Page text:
The Sharks saved their best performance of the tournament for when it mattered most, decimating the Chiefs 47-25 in Durban.
The victory ended the Stormers’ hopes of a play-off place and sets up a trip to Sydney where they’ll face the Waratahs.
There really are no words to describe this performance. Sublime would fail to capture it, while stupendous doesn’t describe their excellence on the night. They go into the semi-final as the underdogs but you sense they won’t mind that billing. After this display there’ll be a deeply-rooted belief that they can beat anybody.
The Sharks came into this match needing to win with a bonus point or by more than 18-points if they hoped to pip the Stormers on points difference. At half-time they had made significant strides towards achieving that goal by leading 21-8 and crucially needing just one more try for the bonus-point.
The Chiefs looked a ragged and demoralised unit who had one foot on the plane back to New Zealand. They were unstructured and rudderless on attack, which suited the Sharks as they often isolated themselves, allowing the hosts a crack at turning over possession.
The Sharks, conversely, where clinical in every facet of play.
All the midweek talk from Durban was about patience and backing their skills through a number phases, before looking to get their backline in the game.
They executed that plan accurately, which must be complimented, given the temptation to revert to an expansive approach in search of four tries. And they were rewarded for that approach in scoring their first try.
The Sharks pounded up through 11 phases, sucking in the Chiefs’ defenders. The ball found Ruan Pienaar who cut through a porous defensive line.
They also enjoyed complete dominance at scrum time, which gave their backline a superb platform from which to launch. Defensively that dominance aided them as well, with the Chiefs’ backline routinely being fed with scrappy ball.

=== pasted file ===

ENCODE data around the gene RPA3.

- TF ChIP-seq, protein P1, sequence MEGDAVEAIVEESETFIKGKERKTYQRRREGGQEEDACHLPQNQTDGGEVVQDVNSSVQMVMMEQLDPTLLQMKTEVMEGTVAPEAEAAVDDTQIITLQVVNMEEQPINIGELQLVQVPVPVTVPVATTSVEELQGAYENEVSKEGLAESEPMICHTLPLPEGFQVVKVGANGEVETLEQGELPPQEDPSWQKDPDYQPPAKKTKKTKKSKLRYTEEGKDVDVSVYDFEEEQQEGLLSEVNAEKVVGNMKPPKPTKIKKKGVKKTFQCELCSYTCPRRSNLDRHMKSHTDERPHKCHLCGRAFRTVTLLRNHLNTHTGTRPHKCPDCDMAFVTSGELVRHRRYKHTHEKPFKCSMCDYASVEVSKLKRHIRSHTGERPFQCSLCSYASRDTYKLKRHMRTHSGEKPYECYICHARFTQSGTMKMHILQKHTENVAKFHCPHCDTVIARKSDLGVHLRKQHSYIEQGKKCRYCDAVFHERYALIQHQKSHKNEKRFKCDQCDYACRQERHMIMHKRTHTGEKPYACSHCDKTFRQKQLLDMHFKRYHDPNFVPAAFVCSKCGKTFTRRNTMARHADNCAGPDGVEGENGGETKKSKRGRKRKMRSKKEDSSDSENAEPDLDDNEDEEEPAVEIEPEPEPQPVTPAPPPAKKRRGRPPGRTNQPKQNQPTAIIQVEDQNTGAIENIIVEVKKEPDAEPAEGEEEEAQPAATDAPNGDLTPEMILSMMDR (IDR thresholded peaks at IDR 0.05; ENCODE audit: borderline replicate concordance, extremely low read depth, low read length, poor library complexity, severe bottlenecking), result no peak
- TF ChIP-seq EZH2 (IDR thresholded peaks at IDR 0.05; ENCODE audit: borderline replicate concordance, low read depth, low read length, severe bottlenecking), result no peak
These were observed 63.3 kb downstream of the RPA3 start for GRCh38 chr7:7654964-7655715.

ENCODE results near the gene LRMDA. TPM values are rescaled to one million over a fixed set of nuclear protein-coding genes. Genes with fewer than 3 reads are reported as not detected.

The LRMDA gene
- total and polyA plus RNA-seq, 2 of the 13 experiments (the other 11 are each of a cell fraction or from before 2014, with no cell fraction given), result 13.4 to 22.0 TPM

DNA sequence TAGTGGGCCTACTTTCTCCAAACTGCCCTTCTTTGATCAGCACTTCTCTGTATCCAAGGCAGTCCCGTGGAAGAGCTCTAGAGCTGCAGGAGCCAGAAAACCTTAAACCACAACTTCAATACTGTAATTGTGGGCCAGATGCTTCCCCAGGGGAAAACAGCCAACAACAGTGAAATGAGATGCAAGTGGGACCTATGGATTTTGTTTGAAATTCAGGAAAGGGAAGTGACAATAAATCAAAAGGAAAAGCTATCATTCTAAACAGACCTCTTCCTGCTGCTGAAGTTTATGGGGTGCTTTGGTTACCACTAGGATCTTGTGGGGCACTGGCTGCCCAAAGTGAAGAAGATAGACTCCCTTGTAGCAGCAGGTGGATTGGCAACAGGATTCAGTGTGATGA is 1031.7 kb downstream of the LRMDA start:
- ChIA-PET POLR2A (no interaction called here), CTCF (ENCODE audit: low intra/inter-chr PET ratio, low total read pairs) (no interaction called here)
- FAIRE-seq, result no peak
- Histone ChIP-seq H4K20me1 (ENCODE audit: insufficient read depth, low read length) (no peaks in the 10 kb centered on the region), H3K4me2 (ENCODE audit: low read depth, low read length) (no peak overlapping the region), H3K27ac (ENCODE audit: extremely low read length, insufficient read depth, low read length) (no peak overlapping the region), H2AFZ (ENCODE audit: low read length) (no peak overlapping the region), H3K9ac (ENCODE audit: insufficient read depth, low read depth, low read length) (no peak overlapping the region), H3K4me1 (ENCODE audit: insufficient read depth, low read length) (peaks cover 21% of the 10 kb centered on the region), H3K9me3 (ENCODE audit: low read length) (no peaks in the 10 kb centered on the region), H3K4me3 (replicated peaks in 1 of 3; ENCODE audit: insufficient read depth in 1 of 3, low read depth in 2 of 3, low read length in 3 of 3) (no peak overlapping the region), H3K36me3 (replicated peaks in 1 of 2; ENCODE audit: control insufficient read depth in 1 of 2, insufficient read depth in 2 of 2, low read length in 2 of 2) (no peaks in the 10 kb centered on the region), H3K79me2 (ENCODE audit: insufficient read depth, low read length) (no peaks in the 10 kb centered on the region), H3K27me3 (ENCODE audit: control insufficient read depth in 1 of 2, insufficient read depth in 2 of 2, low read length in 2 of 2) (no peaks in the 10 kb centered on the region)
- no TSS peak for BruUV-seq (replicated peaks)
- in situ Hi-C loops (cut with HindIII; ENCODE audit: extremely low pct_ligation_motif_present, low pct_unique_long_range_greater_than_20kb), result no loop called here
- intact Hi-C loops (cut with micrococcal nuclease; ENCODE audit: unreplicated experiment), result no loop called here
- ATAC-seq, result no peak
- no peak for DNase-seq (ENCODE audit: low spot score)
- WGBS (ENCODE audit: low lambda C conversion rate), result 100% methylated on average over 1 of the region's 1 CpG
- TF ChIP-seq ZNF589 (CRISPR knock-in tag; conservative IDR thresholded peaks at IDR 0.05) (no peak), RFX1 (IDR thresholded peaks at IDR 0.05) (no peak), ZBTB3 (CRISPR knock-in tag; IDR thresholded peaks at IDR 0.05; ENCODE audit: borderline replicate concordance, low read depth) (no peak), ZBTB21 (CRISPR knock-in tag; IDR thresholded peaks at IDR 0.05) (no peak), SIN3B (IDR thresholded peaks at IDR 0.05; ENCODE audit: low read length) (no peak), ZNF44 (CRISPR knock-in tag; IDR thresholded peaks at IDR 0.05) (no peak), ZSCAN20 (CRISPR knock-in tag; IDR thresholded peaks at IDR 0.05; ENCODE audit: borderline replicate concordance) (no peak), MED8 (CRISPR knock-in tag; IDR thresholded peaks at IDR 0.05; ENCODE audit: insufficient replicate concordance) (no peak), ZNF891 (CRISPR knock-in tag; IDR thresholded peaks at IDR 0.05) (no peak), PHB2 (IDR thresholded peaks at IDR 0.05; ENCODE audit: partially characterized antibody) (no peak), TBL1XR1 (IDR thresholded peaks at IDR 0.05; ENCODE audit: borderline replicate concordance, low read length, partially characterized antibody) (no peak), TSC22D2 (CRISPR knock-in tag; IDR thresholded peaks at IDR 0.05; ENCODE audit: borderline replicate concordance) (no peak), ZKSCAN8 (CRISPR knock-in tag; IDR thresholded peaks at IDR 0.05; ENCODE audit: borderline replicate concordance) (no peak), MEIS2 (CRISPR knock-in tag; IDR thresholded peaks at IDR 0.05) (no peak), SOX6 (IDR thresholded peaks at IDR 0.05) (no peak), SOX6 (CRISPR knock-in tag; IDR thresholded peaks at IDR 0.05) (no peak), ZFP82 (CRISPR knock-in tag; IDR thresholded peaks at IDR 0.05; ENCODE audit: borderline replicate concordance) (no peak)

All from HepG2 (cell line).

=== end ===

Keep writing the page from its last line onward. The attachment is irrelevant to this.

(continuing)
Despite this, the visitors still looked to attack, but with the Sharks’ defensive line putting immense pressure on them space was at a premium.
Chiefs centre Callum Bruce coughed up the ball under exactly this sort of pressure, and it was fly hacked ahead by Pienaar. Lelia Masaga made an absolute hash of collecting the pill. Jacques Botes dumped himself on it before the ball was recycled to Adi Jacobs, who powered over the tryline from close range.
The Chiefs hit back just before half-time through Faifili Levave, but conceded immediately, Brad Barritt collecting an up-and-under that was allowed to bounce in the Chiefs 22m and dished out to Bismarck du Plessis who cruised home.
The Chiefs changed their approach and kept the ball closer after the break, seeking to build through the phases. The tactic proved very successful and they profited from it – Mils Muliaina scoring after his side had taken the ball through 10 phases.
But that’s as good as it got for the Hamilton franchise, as the Sharks put on an exhibition of the attacking play.
They scored four tries, the pick of which was Ryan Kankowski’s second, which was birthed in their own 22m and was marked by interplay of the highest order.
The Sharks management have maintained that when it clicks for their side they’ll be unstoppable. And boy, did it click tonight. Whether this performance can be replicated in a week remains to be seen, but if they even come close to touching the ceiling of their ability they’ll have an opportunity to avenge their heart-breaking loss in last year’s final.
Sharks - Try: Ruan Pienaar, Adi Jacobs, Bismarck du Plessis, Steven Sykes, Ryan Kankowski (2), Odwa Ndungane. Conversion: Rory Kockott (6)
Chiefs - Try: Faifili Levave, Mils Muliaina, Viliame Waqaseduadua. Conversion: Stephen Donald (2). Penalty: Donald (2).
By Ryan Vrede